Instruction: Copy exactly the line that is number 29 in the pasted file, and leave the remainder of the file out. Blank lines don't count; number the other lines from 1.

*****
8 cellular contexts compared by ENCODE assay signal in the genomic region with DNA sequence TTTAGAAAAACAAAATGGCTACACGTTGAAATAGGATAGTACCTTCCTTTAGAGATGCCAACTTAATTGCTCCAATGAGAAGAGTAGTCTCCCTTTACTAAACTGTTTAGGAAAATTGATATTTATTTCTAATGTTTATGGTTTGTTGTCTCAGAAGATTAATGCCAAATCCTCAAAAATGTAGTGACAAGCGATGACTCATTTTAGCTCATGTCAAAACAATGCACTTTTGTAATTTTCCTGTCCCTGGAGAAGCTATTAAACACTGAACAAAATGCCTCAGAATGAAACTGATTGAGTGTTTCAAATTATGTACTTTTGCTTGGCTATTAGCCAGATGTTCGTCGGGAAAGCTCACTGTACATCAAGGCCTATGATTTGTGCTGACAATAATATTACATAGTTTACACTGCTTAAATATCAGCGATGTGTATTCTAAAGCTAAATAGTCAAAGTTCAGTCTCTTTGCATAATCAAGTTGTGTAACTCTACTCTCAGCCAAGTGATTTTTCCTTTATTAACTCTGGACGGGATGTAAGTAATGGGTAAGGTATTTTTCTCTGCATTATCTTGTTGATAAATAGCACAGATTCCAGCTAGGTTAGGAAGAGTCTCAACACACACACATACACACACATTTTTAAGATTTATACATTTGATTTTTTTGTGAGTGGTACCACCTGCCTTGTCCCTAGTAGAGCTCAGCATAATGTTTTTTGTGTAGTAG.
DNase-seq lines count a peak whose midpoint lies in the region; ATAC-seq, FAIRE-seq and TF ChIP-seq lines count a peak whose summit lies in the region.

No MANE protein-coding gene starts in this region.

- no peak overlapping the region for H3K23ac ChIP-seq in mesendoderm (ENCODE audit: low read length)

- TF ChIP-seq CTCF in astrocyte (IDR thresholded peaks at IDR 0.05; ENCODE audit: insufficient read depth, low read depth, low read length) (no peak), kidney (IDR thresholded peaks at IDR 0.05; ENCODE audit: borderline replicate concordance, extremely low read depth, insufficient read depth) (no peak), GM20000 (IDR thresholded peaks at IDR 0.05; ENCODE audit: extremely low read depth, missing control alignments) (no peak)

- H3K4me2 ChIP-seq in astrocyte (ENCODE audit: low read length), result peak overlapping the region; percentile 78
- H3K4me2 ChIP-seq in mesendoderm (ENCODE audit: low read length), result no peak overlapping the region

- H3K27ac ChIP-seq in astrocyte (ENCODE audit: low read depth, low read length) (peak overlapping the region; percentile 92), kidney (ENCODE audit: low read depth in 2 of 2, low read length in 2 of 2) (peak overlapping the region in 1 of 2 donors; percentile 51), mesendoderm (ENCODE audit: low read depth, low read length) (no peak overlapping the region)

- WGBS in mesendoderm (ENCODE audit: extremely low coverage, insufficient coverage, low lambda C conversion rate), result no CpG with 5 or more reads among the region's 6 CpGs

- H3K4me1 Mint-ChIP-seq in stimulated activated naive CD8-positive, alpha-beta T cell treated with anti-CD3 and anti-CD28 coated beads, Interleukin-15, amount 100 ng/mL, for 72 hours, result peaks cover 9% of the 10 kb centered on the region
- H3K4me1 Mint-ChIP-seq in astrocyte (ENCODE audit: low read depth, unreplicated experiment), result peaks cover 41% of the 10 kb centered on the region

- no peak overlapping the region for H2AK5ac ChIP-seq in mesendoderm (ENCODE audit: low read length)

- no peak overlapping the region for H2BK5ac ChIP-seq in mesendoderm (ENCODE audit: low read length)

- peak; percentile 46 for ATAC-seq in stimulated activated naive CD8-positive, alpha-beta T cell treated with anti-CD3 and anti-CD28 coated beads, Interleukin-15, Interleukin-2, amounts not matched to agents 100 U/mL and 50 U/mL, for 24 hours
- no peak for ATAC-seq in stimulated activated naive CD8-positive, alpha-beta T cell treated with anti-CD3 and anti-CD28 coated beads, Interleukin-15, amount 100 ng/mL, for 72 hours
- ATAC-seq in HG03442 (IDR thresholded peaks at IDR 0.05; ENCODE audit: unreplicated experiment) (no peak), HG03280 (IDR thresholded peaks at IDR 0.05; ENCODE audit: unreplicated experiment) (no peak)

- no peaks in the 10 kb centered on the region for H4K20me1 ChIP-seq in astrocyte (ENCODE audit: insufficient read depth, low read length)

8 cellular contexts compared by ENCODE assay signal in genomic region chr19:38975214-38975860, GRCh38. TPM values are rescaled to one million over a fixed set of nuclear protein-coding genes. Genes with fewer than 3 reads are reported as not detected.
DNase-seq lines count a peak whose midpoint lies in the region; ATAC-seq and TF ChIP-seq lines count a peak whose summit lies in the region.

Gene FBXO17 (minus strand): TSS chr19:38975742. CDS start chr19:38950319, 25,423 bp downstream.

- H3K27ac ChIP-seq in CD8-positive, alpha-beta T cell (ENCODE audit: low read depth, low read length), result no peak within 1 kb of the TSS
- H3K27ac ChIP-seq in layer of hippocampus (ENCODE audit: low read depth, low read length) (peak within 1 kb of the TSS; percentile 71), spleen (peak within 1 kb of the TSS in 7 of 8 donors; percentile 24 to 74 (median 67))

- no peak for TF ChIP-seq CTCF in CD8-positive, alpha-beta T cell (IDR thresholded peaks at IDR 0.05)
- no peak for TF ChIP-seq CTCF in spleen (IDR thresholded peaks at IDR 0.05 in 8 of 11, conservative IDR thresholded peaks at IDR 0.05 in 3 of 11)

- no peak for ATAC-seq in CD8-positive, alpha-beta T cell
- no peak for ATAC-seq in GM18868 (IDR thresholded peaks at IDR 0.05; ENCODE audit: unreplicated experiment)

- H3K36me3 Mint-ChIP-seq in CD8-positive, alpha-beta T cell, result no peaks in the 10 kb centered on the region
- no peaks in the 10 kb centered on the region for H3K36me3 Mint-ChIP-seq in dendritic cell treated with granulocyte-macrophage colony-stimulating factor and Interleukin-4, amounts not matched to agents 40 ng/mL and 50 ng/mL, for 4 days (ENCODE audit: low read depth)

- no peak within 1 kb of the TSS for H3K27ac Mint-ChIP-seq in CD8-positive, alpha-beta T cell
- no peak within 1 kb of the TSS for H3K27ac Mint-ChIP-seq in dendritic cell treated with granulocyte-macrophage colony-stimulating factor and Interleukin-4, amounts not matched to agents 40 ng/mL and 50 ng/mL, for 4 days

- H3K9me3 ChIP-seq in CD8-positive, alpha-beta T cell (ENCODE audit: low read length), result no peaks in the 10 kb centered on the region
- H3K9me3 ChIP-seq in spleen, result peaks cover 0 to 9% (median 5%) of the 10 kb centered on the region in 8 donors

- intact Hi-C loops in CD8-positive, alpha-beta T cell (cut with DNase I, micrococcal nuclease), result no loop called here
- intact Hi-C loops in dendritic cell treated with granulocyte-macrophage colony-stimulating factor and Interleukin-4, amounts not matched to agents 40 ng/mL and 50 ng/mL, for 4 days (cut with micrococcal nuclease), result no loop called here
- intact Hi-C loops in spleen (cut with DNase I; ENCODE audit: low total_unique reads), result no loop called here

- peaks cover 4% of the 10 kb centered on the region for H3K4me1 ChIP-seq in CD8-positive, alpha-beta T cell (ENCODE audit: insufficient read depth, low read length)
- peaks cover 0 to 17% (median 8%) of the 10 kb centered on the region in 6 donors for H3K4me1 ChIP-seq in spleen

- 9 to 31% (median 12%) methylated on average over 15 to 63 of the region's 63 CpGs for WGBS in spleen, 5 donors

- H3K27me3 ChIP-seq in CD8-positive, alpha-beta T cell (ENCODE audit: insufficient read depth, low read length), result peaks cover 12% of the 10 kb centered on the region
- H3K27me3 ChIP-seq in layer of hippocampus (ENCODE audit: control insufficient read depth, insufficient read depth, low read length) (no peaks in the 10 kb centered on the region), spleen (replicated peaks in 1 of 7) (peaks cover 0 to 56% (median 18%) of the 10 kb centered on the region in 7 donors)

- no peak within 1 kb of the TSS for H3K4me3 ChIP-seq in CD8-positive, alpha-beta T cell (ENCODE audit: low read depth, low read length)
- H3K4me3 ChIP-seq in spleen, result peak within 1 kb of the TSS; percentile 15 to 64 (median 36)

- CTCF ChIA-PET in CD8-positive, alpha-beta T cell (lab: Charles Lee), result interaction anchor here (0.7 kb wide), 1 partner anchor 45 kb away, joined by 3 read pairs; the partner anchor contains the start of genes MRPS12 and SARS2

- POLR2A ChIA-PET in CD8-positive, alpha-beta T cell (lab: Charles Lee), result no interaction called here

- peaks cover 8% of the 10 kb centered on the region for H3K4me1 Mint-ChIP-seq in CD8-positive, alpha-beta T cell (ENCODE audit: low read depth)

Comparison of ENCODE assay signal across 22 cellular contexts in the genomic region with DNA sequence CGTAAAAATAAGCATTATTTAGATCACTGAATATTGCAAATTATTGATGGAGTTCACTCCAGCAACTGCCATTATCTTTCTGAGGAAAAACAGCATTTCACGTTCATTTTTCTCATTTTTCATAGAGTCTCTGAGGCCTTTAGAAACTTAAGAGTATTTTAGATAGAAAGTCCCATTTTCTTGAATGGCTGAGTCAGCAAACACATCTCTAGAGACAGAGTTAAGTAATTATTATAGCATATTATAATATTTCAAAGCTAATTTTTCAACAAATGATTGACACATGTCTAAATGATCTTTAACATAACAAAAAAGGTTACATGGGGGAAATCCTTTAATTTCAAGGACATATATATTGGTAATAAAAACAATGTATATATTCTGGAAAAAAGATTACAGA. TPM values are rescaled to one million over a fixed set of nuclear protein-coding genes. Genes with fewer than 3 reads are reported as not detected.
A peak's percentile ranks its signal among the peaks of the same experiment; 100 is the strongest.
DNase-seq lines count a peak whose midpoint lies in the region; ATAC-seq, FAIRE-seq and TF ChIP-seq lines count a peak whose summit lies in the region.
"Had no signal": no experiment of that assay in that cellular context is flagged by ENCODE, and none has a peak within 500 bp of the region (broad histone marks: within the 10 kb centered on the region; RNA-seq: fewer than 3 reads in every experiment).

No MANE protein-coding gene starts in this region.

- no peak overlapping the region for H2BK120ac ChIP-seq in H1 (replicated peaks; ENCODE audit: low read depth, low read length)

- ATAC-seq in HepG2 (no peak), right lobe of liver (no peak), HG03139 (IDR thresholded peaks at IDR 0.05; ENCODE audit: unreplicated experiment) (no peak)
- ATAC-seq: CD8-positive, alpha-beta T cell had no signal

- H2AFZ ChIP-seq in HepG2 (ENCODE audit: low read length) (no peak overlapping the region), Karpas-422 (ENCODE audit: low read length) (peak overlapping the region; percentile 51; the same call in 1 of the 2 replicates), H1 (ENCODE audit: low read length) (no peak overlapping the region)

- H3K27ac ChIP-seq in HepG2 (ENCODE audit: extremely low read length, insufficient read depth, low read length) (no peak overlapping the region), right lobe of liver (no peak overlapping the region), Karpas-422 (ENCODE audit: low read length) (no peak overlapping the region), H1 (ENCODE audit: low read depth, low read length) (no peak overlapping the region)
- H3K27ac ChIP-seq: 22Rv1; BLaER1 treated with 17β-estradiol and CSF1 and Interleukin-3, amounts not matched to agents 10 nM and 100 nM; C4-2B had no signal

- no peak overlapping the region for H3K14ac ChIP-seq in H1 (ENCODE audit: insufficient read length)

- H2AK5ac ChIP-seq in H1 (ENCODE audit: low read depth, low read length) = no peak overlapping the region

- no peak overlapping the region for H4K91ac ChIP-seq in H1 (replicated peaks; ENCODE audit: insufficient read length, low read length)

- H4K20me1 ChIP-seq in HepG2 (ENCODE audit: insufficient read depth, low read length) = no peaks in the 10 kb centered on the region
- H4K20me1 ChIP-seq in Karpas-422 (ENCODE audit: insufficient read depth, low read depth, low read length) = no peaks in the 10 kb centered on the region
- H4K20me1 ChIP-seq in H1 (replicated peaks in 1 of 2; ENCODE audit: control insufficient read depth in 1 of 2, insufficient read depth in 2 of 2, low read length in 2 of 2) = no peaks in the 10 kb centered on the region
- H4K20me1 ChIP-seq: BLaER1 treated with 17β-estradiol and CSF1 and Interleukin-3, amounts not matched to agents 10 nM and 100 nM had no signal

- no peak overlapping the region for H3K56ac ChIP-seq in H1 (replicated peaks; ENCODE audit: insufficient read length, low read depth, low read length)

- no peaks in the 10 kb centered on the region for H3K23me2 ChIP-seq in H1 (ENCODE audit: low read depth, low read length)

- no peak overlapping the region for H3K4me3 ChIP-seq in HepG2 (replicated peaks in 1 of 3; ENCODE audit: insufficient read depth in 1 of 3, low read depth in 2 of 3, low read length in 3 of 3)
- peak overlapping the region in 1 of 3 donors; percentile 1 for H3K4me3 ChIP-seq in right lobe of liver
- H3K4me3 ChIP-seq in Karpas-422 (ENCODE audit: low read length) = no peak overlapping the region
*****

- no peak within 1 kb of the TSS for H3K27ac Mint-ChIP-seq in CD8-positive, alpha-beta T cell